Wednesday, June 26, 2019

Valve cover hold downs for the Volvo B-20 engine

Valve covers on the Volvo B-18 and B-20 engines are notoriously leaky and mine is no exception.
 This is the sweet orchestra that lives beneath the cover
Trouble is the valve cover is stamped sheet metal , and fifty six years of overly enthusiastic screw tightening have distorted the metal so the cover no longer puts even pressure on the gasket .
Before I painted it I did a bit of  re-shaping around the screw holes with a ball-peen hammer to flatten out the divets . Spreading the pressure of the crews over a larger area is helpful to prevent it from reoccurring . 
Yea , you can spend money on some store bought hold-downs , but that would just be too easy
A bit of fiddling with some cardboard and scissors . . . gets us something that looks like this
Transfer the general outline to a piece of dumpster salvaged quarter inch 6063-T6 aluminum and go to it with the band saw .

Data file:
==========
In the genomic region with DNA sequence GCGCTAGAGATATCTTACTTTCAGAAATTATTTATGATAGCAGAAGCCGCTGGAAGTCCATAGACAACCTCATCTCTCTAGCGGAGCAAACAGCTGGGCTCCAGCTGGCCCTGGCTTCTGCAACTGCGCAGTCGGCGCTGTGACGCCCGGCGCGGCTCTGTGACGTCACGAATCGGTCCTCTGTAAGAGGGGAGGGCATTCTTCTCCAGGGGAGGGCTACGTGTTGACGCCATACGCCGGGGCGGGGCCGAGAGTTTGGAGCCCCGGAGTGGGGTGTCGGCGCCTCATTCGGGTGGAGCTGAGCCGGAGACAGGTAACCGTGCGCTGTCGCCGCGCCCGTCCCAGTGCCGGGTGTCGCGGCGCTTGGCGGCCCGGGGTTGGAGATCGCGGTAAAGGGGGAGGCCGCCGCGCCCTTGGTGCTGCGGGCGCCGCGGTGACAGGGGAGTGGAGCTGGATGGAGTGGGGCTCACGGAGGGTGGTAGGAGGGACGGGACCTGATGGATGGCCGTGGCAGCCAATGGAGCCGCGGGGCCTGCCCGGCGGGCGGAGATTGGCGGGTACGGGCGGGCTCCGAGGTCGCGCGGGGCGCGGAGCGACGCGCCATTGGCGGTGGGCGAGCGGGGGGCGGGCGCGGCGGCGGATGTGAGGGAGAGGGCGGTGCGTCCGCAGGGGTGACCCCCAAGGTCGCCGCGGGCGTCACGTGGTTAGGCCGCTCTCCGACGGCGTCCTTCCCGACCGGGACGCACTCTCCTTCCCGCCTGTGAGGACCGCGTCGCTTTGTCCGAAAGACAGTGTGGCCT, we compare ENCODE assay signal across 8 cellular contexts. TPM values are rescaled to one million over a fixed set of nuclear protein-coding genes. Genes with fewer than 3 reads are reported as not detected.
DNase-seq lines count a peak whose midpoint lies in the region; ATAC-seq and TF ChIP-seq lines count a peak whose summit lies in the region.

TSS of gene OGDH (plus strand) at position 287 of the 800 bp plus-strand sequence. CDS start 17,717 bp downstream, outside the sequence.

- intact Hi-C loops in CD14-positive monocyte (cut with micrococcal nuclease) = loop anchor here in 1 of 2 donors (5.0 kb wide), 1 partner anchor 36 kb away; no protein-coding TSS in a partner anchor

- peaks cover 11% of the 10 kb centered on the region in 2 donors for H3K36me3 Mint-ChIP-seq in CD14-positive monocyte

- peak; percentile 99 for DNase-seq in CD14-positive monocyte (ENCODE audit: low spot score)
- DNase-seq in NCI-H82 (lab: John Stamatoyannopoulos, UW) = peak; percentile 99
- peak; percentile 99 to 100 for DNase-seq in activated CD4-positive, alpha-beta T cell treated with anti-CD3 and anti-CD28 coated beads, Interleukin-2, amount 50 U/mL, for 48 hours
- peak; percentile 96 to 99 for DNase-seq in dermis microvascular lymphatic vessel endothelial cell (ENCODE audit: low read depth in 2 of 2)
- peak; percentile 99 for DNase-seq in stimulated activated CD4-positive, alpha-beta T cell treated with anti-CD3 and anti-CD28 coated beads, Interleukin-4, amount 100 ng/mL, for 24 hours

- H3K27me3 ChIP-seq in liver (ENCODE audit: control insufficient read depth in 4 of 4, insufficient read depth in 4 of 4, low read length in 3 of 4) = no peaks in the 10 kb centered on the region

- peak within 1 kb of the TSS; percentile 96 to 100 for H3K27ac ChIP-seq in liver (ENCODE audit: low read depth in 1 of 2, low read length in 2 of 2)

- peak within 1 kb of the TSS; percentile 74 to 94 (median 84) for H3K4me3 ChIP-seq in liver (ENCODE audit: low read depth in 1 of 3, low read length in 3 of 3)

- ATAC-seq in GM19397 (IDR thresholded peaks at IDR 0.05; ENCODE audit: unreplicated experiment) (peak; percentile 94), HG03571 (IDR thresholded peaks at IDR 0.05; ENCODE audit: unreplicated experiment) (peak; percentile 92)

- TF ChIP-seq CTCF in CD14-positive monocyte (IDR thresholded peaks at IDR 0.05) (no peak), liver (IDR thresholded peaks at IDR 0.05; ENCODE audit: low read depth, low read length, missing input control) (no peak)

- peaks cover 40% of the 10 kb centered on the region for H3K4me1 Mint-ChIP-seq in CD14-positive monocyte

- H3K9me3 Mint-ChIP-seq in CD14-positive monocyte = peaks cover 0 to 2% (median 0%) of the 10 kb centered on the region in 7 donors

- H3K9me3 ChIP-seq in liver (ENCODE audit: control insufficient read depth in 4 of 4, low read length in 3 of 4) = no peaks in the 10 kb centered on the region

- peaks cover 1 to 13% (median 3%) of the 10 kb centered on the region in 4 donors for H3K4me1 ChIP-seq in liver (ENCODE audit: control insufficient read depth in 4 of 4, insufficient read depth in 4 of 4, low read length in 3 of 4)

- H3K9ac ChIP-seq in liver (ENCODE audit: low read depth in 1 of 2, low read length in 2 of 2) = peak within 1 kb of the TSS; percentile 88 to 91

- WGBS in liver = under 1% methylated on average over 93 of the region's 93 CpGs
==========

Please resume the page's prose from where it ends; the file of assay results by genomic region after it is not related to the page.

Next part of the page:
Twenty minutes making the band saw screech , we have four rough cut pieces
Clamp them all together for uniformity and go to it for about an hour on the bench sander with an 80 grit belt . Dipping frequently in a bucket of water to keep from burning your fingers .
And we arrive at something resembling what we wanted .
As the edge of the valve cover has a bead on it we need to make a rabbet to provide space for that
My cheap Chinese Harbor-Fright vertical mill saves the day once again
Looks OK to me
Been dragging those T handle valve cover screws around in a box for twenty years , I think I finally found a use for them .
After taking an eight day side tour of Georgia courtesy of the USPS the new rubber gasket finally arrived